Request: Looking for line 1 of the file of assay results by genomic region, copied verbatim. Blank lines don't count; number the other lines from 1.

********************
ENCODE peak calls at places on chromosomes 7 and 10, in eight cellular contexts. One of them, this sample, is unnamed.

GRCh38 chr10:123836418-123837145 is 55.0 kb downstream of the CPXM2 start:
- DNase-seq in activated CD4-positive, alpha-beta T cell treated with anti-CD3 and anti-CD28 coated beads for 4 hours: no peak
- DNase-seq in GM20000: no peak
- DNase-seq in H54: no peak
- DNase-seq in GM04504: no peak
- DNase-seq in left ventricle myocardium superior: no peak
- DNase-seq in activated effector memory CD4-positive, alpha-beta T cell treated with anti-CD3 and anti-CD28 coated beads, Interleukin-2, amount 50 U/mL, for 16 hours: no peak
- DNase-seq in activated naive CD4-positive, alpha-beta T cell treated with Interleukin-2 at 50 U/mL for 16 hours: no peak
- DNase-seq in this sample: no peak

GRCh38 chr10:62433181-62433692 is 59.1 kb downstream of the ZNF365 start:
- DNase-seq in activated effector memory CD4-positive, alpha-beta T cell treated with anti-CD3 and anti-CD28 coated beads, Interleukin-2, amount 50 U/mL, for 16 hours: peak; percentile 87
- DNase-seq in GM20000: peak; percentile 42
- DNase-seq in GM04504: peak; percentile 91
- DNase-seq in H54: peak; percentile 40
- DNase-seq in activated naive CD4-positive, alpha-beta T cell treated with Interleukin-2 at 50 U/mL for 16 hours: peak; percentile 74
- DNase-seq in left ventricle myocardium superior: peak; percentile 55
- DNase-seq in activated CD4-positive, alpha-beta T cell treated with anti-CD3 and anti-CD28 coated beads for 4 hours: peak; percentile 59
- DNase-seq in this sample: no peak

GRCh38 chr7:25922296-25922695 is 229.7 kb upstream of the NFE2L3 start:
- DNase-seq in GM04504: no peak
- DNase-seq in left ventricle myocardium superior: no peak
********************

ENCODE peak calls at places on chromosomes 7 and 10, in eight cellular contexts. One of them, this sample, is unnamed.